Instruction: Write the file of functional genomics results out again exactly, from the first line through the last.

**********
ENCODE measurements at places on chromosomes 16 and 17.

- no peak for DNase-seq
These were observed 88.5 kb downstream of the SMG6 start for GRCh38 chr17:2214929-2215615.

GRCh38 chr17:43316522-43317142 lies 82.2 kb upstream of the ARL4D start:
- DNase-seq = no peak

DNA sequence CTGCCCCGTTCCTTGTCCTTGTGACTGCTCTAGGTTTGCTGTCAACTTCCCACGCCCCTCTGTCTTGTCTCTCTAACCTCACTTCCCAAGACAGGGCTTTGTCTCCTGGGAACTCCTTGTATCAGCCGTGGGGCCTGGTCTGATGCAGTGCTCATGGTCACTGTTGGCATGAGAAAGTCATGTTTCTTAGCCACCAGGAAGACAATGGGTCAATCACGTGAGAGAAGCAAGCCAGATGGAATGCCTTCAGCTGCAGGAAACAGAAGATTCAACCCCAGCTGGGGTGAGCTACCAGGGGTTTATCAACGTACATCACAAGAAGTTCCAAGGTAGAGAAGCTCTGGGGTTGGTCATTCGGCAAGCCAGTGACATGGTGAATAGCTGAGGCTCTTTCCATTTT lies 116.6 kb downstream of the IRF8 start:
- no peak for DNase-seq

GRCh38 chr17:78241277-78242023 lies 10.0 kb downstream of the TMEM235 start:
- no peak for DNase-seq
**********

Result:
ENCODE measurements at places on chromosomes 16 and 17.

- no peak for DNase-seq
These were observed 88.5 kb downstream of the SMG6 start for GRCh38 chr17:2214929-2215615.

GRCh38 chr17:43316522-43317142 lies 82.2 kb upstream of the ARL4D start:
- DNase-seq = no peak

DNA sequence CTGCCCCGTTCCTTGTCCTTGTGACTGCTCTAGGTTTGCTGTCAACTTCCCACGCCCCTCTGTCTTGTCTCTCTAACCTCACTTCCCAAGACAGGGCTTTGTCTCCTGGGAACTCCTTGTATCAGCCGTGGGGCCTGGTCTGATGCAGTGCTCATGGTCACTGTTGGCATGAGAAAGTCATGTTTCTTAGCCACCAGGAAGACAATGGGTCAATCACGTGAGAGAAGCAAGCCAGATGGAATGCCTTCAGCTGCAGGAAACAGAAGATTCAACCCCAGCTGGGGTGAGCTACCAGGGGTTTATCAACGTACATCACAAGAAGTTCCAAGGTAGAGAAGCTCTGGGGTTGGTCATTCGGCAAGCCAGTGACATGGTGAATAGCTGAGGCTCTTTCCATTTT lies 116.6 kb downstream of the IRF8 start:
- no peak for DNase-seq

GRCh38 chr17:78241277-78242023 lies 10.0 kb downstream of the TMEM235 start:
- no peak for DNase-seq